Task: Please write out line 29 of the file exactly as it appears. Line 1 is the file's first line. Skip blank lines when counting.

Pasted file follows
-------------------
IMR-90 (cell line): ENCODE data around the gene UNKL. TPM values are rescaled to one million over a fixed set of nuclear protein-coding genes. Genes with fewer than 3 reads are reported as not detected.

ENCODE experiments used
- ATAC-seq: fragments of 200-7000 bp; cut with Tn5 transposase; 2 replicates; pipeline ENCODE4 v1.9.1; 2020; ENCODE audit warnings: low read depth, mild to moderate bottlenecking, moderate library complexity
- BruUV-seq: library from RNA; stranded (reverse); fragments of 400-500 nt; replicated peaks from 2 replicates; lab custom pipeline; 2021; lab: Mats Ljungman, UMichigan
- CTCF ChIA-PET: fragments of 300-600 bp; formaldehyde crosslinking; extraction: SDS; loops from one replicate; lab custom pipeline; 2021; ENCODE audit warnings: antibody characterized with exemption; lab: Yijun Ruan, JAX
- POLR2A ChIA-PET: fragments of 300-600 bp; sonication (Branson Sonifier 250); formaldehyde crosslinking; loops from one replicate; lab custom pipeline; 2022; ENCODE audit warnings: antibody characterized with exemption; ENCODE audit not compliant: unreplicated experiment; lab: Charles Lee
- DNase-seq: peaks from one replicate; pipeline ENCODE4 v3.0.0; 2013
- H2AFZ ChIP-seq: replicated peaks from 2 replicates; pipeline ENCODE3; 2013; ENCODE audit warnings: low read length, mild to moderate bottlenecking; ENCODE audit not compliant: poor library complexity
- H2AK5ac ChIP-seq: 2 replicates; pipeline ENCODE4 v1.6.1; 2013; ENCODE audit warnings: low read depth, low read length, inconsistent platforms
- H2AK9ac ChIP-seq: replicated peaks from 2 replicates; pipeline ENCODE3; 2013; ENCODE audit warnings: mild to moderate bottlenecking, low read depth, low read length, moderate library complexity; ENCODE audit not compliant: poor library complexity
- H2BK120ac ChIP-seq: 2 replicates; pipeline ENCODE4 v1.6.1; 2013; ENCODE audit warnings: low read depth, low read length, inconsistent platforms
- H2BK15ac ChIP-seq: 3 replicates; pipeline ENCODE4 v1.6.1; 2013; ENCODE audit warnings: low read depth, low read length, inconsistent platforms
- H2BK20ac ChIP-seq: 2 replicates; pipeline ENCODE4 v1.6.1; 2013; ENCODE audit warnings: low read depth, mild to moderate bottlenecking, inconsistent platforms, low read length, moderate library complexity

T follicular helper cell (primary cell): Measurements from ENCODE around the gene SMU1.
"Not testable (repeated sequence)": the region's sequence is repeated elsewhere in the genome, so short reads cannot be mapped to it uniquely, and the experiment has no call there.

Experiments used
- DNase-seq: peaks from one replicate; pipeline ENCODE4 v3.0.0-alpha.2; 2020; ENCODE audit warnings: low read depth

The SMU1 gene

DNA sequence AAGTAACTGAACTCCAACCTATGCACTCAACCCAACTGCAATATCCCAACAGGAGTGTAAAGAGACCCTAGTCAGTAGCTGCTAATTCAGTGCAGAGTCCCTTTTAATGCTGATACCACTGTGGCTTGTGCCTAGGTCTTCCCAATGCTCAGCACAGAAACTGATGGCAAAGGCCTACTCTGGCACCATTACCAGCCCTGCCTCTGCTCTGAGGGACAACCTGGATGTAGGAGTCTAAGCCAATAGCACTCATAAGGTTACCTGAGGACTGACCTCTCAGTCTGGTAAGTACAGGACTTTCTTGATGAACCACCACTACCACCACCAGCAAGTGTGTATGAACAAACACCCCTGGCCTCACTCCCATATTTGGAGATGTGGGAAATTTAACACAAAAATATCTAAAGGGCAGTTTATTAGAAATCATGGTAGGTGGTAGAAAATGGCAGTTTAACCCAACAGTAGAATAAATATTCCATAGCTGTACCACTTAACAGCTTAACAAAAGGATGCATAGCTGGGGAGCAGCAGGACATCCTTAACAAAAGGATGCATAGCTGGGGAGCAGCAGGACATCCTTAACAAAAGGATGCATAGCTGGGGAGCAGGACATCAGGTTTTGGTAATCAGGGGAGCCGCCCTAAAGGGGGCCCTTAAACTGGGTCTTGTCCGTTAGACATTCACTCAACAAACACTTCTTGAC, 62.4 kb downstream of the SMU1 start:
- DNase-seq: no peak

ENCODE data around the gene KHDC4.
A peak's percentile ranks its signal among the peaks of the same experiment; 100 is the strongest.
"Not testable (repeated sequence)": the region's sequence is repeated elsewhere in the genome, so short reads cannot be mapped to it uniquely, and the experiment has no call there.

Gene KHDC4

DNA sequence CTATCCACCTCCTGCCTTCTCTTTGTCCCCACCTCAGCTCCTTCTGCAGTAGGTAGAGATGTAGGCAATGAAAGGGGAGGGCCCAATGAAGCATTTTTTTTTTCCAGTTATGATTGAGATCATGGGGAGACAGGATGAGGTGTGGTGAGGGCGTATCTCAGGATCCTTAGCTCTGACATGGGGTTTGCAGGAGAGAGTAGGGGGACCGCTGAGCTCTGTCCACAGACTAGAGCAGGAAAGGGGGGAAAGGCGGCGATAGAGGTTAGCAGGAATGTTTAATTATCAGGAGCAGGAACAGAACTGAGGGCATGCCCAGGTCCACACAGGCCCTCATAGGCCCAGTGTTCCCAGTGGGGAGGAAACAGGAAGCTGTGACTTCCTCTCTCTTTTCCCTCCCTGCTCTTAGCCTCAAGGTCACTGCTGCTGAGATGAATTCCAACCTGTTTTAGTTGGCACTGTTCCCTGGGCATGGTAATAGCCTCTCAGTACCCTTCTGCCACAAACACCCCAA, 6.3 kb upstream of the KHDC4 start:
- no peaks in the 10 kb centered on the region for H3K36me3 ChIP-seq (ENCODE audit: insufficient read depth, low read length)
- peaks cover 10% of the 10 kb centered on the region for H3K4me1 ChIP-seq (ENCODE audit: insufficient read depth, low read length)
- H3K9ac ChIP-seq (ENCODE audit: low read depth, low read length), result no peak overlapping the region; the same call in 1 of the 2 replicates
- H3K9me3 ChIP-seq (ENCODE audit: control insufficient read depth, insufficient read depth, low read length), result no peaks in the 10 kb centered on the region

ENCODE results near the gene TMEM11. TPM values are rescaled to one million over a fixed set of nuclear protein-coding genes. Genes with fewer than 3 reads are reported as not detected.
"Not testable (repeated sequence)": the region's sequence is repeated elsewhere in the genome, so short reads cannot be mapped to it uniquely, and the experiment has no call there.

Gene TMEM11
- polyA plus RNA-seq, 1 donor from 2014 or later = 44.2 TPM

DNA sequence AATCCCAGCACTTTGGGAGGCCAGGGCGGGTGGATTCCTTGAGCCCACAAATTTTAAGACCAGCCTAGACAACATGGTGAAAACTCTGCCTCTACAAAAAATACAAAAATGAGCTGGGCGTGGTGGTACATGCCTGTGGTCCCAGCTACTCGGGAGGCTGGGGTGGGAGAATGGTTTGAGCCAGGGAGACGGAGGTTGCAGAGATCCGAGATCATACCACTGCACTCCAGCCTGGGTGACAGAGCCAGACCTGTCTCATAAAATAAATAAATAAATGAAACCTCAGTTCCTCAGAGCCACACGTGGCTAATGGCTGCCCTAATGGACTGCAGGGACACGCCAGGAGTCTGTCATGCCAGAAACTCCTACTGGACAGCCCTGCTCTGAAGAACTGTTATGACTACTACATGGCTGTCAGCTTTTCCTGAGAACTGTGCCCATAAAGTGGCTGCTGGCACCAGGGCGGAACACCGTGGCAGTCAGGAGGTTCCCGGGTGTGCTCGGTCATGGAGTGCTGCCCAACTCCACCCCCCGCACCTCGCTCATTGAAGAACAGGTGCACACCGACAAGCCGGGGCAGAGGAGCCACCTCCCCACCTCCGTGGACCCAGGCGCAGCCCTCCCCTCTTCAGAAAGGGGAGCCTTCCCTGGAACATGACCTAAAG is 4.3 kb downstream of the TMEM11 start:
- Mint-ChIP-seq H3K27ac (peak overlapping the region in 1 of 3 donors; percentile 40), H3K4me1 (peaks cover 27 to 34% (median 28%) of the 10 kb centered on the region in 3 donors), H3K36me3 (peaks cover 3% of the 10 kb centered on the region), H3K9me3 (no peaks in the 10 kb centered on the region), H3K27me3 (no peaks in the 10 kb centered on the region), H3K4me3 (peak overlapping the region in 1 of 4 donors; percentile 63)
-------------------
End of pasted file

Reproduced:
- H3K9me3 ChIP-seq (ENCODE audit: control insufficient read depth, insufficient read depth, low read length), result no peaks in the 10 kb centered on the region